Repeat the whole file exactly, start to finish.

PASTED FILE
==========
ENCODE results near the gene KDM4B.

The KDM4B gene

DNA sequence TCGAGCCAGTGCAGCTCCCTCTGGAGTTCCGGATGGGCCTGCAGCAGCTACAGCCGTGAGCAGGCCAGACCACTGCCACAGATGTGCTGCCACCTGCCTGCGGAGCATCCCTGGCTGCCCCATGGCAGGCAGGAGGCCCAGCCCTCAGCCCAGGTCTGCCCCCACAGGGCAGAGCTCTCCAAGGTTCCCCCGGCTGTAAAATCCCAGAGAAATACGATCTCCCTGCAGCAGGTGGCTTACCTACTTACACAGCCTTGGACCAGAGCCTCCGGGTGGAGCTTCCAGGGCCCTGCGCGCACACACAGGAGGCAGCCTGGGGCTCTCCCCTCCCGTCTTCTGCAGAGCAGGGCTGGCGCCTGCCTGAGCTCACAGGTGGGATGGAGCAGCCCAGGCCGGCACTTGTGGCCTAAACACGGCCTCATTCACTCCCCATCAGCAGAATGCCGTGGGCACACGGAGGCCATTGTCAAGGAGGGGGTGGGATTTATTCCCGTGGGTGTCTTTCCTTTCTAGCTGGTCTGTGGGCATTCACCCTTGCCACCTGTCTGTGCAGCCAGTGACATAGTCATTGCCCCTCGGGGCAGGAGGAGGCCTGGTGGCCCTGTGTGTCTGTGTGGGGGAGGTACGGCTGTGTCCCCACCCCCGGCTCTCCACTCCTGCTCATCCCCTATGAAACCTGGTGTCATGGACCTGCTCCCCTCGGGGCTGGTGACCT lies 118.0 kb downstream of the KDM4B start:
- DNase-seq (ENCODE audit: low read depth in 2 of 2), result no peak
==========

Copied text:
ENCODE results near the gene KDM4B.

The KDM4B gene

DNA sequence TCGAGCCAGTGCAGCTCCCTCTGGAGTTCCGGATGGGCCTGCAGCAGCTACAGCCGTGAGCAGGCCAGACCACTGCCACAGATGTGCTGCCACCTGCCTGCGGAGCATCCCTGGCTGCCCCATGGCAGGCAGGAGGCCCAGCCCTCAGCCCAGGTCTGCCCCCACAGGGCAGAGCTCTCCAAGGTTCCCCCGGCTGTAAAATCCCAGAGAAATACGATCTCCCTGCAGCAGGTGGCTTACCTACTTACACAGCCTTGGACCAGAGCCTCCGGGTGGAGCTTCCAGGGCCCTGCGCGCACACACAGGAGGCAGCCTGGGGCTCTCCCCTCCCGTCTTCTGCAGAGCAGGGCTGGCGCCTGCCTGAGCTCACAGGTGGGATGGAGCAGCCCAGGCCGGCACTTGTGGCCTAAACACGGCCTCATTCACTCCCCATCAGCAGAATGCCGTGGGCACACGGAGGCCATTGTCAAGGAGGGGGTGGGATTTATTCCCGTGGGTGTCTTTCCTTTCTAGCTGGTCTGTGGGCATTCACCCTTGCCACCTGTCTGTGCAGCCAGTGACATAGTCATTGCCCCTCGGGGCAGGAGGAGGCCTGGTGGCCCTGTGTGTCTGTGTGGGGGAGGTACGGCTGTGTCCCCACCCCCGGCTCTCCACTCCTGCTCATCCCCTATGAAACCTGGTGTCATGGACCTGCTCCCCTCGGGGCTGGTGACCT lies 118.0 kb downstream of the KDM4B start:
- DNase-seq (ENCODE audit: low read depth in 2 of 2), result no peak